4545 Fisher Road, Suite D, Columbus, OH 43228
The Division of Parole and Community Services protects Ohio citizens by ensuring appropriate supervision of adult offenders in community punishments which are effective and hold offenders accountable.
The Division of Parole and Community Services, the community corrections division of the Ohio Department of Rehabilitation and Correction, consists of three primary areas: The Adult Parole Authority, the Bureau of Community Sanctions, and the Office of Victim Services.
The Division of Parole and Community Services works in conjunction with local criminal justice officials and community and state agencies to provide safe, meaningful community sanctions for the adult offender. These non-state prison sanctions emphasize public safety and include opportunities for offenders to change behaviors or situations which brought them into the criminal justice system.
Examples of non-prison sanctions include, but are not limited to, restitution, day reporting, community service, and halfway house placement. Division staff promote public safety by effectively dealing with individuals who violate the conditions of community placement. All non-prison sanctions are developed and operated in accordance with legal mandates and applicable standards.
The Adult Parole Authority (APA) is responsible for the release and supervision of adult felony inmates returning to local communities from prison, as well as assisting Courts of Common Pleas with supervision duties for felony offenders. It is comprised of the Parole Board and Field Services. The APA was created in 1965 and is responsible for the duties addressed in Chapter 5149 of the Ohio Revised Code.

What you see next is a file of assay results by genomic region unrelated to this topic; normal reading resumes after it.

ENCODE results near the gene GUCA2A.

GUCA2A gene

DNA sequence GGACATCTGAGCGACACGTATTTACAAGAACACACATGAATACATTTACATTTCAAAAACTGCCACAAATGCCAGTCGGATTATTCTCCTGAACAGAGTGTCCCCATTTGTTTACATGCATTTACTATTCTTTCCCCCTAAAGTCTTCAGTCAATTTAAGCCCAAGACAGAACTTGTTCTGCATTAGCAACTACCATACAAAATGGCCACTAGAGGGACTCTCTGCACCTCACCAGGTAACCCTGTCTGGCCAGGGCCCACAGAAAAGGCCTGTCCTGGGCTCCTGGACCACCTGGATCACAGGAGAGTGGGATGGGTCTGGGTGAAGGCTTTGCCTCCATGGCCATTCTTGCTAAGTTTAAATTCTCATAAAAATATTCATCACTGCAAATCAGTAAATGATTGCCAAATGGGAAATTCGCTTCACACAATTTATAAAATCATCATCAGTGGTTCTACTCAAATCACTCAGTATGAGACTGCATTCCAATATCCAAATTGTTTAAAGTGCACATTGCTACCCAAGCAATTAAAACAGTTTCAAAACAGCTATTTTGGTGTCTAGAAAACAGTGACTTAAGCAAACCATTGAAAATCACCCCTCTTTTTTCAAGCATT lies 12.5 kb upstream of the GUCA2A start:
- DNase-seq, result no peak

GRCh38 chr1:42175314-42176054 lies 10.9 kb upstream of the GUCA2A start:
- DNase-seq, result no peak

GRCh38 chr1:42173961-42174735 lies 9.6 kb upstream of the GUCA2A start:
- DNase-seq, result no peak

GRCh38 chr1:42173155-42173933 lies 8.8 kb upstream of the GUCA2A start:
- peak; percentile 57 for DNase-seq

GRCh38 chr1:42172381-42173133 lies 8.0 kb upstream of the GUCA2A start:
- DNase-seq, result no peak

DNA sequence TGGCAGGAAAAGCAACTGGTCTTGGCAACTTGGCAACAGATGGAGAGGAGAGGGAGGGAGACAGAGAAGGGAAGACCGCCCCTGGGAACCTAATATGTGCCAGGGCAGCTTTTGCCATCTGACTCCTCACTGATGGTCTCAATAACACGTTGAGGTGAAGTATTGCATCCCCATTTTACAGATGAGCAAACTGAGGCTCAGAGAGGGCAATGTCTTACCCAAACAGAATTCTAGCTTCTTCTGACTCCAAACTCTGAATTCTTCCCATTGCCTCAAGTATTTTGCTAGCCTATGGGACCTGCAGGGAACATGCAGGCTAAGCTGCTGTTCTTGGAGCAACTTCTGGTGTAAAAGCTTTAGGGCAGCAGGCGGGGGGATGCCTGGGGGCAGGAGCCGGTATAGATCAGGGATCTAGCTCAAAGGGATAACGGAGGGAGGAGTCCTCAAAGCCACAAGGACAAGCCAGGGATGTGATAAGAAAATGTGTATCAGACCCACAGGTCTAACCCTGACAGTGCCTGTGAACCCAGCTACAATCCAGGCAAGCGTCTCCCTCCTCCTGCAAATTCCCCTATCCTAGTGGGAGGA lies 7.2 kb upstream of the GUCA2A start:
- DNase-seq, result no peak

The APA’s mission is to "aid in the reentry of offenders by partnering with community stakeholders and law enforcement agencies to preserve public safety by holding offenders accountable through diverse supervision strategies and technology." The philosophy of supervision statement for the Field Services section of the APA is to "effectively supervise and provide opportunity for offenders to reenter into law abiding citizenship and to reward, encourage, and promote positive behavior, while holding offenders accountable for negative behavior." The APA determines release of inmates from prison to parole or transitional control, sets supervision conditions for inmates released on post release control, coordinates placement of offenders in the community and supervises them upon their release from prison. In addition, the APA assists counties in the development of basic felony supervision services upon request for the Courts of Common Pleas. The APA administers Ohio’s interstate compact agreement for probation and parole coordinating movement of supervised offenders among states.
The APA has staff located in six regions with numerous district and satellite offices throughout the State. The majority of the Division’s staff work in this section, approximately 728 employees. The APA supervises more than 27,000 offenders.
APA History Book